Civil War Veterans Buried In Washington State - Moses Goss

Moses S. Goss

Representing: Union

G.A.R Post

  • Isaac Stevens Post #1 Seattle, King Co. WA

Unit History

  • 2nd Wisconsin Cavalry M
  • 2nd Minnesota Cavalry I

See full unit history

Moses Goss
Full Unit History

Organized: 12/3/1861 - 3/12/1862 Camp Washburn Milwaukee, WI
Mustered In: 3/12/1862 Camp Washburn Milwaukee, WI
Mustered Out: 11/15/1865 Austin, TX

Organized: Fall and Winter, 1863
Mustered In: January, 1864
Mustered Out: Fall, 1865 through 5/4/1866

Regimental History


The 2nd was a three year cavalry regiment. It served within the western theater of the American Civil War.

Organized in Milwaukee, WI, the 2nd left the state on 3/24/1862 and moved to Benton Barracks near St. Louis, MO. There the unit was mounted and equipped. In May it was ordered to Springfield where the regiment was split up.

Two battalions, the second and third were then ordered into Arkansas. They remained there until January, 1863 when they were transferred to Memphis, TN. The two organizations were then moved into Mississippi where they took part in the siege of Vicksburg then joined the forces of Union Gen. W.T. Sherman at Jackson.

The other battalion of the 2nd was stationed in Missouri until October, 1862. It then was sent into Arkansas before marching to Forsythe, MO. It did not rejoin the other two battalions until late, 1864.

Once reunited, the 2nd performed picket duties until early November, 1864. It then joined an expedition into Arkansas where it destroyed bridges, railroad tracks, cotton and other Rebel supplies. During this period it clashed with the enemy at Yazoo City.

In December, 1864 the regiment was ordered to Memphis, TN. There it joined an expedition under Union General Grierson which marched through Mississippi destroying much railroad property, bridges and stores. It also met and defeated Rebels at Egypt Station capturing some 500 prisoners. (This raid was the basis for the 1959 John Wayne movie "The Horse Soldiers.") Two other less notable expeditions followed.

On 5/9/1865 a detachment of the 2nd was sent to Grenada, MS. It remained there until 6/24/1865 when it joined the rest of the regiment at Alexandria, LA.

The 2nd was then ordered into Texas. After going into camp at Hemstead it moved to Austin for final muster.


Officers Killed Or Mortally Wounded:  0 ; Officers Died Of Disease, Accidents, Etc.: 4  ; Enlisted Men Killed Or Mortally Wounded: 24  ; Enlisted Men Died Of Disease, Accidents, Etc.: 284.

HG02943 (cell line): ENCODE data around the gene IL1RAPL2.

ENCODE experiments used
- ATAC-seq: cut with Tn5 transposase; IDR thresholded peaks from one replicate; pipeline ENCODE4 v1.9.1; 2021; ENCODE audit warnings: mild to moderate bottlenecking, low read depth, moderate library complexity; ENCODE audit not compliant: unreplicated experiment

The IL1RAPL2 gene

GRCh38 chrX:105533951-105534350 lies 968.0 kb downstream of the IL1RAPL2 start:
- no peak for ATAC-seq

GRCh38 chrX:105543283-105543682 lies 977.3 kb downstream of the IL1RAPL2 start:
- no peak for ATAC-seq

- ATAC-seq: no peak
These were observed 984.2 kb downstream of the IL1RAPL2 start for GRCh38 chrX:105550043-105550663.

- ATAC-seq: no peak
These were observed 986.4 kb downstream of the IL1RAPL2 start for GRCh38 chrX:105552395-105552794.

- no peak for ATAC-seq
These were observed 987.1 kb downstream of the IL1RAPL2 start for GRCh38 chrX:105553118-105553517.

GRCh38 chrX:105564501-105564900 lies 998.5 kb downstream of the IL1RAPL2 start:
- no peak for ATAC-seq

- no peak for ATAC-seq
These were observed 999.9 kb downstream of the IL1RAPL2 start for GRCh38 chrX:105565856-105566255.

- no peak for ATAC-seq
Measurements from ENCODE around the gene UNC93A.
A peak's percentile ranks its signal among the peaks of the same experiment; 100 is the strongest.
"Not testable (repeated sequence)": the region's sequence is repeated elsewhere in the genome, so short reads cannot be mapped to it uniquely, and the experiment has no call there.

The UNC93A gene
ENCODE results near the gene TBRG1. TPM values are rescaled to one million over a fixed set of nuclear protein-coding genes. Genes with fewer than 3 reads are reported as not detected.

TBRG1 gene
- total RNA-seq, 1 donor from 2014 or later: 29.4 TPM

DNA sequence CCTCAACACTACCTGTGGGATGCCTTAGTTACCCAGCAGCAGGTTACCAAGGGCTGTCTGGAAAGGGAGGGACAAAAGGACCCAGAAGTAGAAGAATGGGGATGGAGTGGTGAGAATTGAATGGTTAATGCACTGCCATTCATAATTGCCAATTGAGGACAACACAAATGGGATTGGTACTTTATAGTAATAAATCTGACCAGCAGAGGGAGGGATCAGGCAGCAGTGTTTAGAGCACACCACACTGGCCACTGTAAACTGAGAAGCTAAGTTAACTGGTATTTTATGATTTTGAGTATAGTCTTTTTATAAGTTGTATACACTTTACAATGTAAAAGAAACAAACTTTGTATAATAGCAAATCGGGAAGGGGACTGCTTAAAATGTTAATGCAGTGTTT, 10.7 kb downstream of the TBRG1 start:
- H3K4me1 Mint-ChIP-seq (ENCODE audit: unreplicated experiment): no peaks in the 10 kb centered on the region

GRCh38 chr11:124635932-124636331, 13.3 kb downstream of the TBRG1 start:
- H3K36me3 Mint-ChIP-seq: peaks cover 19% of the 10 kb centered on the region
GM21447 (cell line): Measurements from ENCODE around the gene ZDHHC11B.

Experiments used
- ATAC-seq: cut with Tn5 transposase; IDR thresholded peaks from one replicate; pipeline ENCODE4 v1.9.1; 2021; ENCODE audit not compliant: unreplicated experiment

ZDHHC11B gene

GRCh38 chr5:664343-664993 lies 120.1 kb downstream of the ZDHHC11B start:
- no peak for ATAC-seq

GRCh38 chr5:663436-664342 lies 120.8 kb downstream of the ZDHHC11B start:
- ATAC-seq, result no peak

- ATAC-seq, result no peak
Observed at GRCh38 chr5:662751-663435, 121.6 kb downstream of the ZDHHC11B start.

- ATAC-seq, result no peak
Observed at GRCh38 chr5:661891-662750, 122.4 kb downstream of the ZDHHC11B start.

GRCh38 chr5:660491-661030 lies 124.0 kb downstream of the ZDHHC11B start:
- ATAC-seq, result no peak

The 2nd Minnesota was a one year cavalry regiment. It was formed not to fight Johnny Reb, but Native American hostiles then terrorizing the American northwest frontier which, at that time, included Minnesota and the Dakota Territories.

After Federal Muster the 2nd  was engaged in garrison duties interspersed with occasional expeditions in pursuit of wandering bands of Native American Indians. This continued until late May, 1864 when the regiment departed Ft. Snelling St. Paul, MN for a campaign against "the savages."

Joined by infantry forces, the Union column left fort Ridgley, DT on 6/5/1864. On 7/1/1864 they met up with other Federal troops on the Missouri River.

This combined force then proceeded to drive the natives from their camp on the Cannonball River. The hostiles were then pursued to the Little Heart River.

The Federals, including the 2nd did effective work at the battle of Tahkahokuty Mountain (DT). There, 5,000 Indians were strongly posted in the hills and ravines. Next, in early August, 1864 came a two day conflict known as the battle of the Little Missouri.

Having reached the Yellowstone River by mid-August, 1864 the Federals began the return trip east. During this march there were several slight encounters with the enemy.

The 2nd reached Ft. Ridgley on 10/8/1864. Once there, companies were assigned to garrison and patrol duties at forts Wadsworth (DT), Abercrombie (MN), Ripley (MN) as well as smaller outposts.

From the fall of 1865 into May of 1866 detachments of the 2nd were mustered out as fast as regular army units could take their places.

Officers Killed Or Mortally Wounded:  0; Officers Died Of Disease, Accidents, Etc.:  3; Enlisted Men Killed Or Mortally Wounded:  4; Enlisted Men Died Of Disease, Accidents, Etc.: 56.

Soldier History

Residence: Prescott, WI   Age: 30.8 yrs.
Enlisted/Enrolled: 1/24/1862   Rank: Pvt.
Mustered In: 1/24/1862
Discharged For Disability: 10/21/1862
Highest Rank: Pvt.
Rank At Discharge: Pvt.

Residence: Inf. Not Avail.   Age: 32.6 yrs.
Enlisted/Enrolled: 11/20/1863   Rank: Pvt.
Mustered In: 11/20/1863
Mustered Out: 1/22/1865
Highest Rank: Pvt.
Rank At Discharge: Pvt.

Family History



NOTE: The birth - to - death biographical profile of Moses Goss was created in June, 2021 during the Covid-19 medical pandemic. It contains less depth of detail than many other biographies within this website because military service, pension and other veteran-related files housed in Washington, D.C.'s National Archives were not available. At a later time those documents may be obtained and the data contained therein added to the narrative which follows.